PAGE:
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An area of St. Cloud that’s slated for thousands of new homes could also be getting a new high school.

The School District of Osceola County has a purchase contract for two parcels totaling 131 acres on Nova Road, just south of the mixed-use Center Lake Ranch community.

School officials held a pre-application meeting with the county’s Development Review Committee on Wednesday to discuss access and transportation requirements for siting a high school and bus depot on the land. The property is in the city of St. Cloud, but Nova Road is a county framework street, so the county has some jurisdiction over project.

Nakeisha Lyon, facilities planning specialist for the school district, said the district would be landbanking about half of the property because the high school isn’t funded in the district’s current 10-year work program. But the transportation facility is an immediately need to serve the eastern half the county. The district is also pursuing a site just off Poinciana Boulevard for a similar transportation facility to serve the western half of the county.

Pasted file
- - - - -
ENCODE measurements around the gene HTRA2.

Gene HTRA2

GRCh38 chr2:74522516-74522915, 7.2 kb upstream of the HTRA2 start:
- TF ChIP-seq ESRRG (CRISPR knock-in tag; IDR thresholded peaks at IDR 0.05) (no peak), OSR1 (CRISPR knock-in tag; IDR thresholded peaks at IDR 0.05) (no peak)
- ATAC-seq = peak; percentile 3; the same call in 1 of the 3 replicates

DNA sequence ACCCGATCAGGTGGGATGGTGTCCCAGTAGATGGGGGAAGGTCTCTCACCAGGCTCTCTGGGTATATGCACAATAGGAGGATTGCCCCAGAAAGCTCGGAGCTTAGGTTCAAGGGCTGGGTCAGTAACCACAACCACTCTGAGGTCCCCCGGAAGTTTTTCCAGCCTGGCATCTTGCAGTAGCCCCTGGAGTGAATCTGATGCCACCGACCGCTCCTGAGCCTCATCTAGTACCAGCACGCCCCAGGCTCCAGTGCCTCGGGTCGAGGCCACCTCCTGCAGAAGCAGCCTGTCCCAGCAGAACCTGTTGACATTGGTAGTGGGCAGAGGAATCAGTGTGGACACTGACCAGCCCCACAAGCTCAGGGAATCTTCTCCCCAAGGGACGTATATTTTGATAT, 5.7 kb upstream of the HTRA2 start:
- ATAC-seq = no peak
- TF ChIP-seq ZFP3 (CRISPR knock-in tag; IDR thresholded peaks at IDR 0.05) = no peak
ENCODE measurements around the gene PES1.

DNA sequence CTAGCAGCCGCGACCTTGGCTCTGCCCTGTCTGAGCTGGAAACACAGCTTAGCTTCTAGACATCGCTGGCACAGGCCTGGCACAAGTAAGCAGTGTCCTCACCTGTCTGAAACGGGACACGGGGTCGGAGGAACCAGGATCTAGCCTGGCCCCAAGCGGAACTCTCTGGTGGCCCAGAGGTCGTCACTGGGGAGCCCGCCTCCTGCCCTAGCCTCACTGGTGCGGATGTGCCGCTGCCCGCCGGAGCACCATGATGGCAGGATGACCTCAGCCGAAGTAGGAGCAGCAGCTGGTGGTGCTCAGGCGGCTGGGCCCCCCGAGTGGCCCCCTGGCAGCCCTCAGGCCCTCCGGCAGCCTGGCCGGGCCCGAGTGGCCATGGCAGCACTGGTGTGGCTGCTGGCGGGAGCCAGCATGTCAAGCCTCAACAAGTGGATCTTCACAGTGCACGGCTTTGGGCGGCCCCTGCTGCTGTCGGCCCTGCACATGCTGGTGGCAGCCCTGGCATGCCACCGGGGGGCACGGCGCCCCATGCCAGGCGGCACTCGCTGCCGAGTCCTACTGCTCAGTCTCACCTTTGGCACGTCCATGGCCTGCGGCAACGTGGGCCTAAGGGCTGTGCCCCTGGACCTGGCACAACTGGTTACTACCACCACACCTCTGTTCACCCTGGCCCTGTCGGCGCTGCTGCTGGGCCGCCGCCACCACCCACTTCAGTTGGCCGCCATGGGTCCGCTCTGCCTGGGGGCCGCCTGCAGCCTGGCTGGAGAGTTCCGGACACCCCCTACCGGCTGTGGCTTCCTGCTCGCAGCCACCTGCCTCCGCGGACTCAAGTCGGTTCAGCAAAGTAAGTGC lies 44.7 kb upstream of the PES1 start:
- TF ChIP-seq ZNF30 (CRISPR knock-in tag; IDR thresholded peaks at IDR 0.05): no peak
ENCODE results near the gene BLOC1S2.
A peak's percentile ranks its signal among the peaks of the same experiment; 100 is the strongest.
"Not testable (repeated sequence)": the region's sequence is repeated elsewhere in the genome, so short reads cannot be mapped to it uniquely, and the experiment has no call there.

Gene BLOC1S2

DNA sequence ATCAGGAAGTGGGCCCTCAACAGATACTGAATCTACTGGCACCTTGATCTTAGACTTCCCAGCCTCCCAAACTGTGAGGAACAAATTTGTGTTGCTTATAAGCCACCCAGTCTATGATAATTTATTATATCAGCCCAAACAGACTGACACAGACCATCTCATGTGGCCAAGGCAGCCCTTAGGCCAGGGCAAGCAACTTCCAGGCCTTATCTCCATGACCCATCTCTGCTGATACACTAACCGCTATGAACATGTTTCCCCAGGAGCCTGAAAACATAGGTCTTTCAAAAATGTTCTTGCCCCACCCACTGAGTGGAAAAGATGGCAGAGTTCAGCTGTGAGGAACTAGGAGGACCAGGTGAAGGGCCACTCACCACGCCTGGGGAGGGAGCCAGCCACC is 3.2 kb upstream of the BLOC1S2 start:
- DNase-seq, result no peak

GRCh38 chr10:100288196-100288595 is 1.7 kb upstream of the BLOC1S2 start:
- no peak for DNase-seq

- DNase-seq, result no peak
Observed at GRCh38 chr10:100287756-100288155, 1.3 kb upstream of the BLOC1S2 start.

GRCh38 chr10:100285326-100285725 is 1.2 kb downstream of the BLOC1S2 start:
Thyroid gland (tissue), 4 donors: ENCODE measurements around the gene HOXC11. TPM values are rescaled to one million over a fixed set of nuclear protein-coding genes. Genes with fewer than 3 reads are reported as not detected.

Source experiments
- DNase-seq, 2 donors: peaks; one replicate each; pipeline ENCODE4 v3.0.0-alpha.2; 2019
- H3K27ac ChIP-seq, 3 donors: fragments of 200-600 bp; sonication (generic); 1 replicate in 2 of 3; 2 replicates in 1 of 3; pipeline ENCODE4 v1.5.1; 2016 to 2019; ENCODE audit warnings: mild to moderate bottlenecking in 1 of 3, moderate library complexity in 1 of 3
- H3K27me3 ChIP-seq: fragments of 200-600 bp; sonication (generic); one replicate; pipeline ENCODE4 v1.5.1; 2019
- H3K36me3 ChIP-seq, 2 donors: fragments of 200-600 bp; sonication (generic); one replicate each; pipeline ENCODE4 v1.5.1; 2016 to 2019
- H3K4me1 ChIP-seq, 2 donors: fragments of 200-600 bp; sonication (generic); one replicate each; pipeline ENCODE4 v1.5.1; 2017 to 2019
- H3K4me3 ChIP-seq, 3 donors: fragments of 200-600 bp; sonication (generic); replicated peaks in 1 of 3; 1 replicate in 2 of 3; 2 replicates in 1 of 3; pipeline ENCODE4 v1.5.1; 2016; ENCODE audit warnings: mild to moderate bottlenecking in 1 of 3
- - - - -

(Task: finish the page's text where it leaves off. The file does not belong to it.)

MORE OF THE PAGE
DRC Chairman Jose Gomez said the Nova Road bus depot would add significant traffic to the road, and the school district would be required to pay for improvements. Those could include right-turn lanes, a traffic signal at the main entrance and intersection improvements at U.S. 192. He also noted that the county would not allow the primary access for the high school to be off Nova Road. Rather, the main driveway entrance should be on a neighborhood street cutting through the adjacent property to the east, which was under contract to D.R. Horton.

Rhonda Blake, director of planning services for SDOC, said the district is under a time constraint for the Nova Road site and would need to reach a developer agreement with the county for the transportation improvements. “We would need to move into those conversations rather quickly,” she said, noting that the district needs to wrap up its due diligence in the next 30-60 days.

The property next door spans 92 acres. Osceola County Commissioners rejected D.R. Horton’s plan for a 320-home subdivision late last year, and the homebuilder never closed on the property. County planner Corrine Carpenter said even though the D.R. Horton plan was denied, the staff expects that property to be developed as a residential subdivision eventually, and the county has already identified a potential road alignment that could serve as the main entrance for the school.

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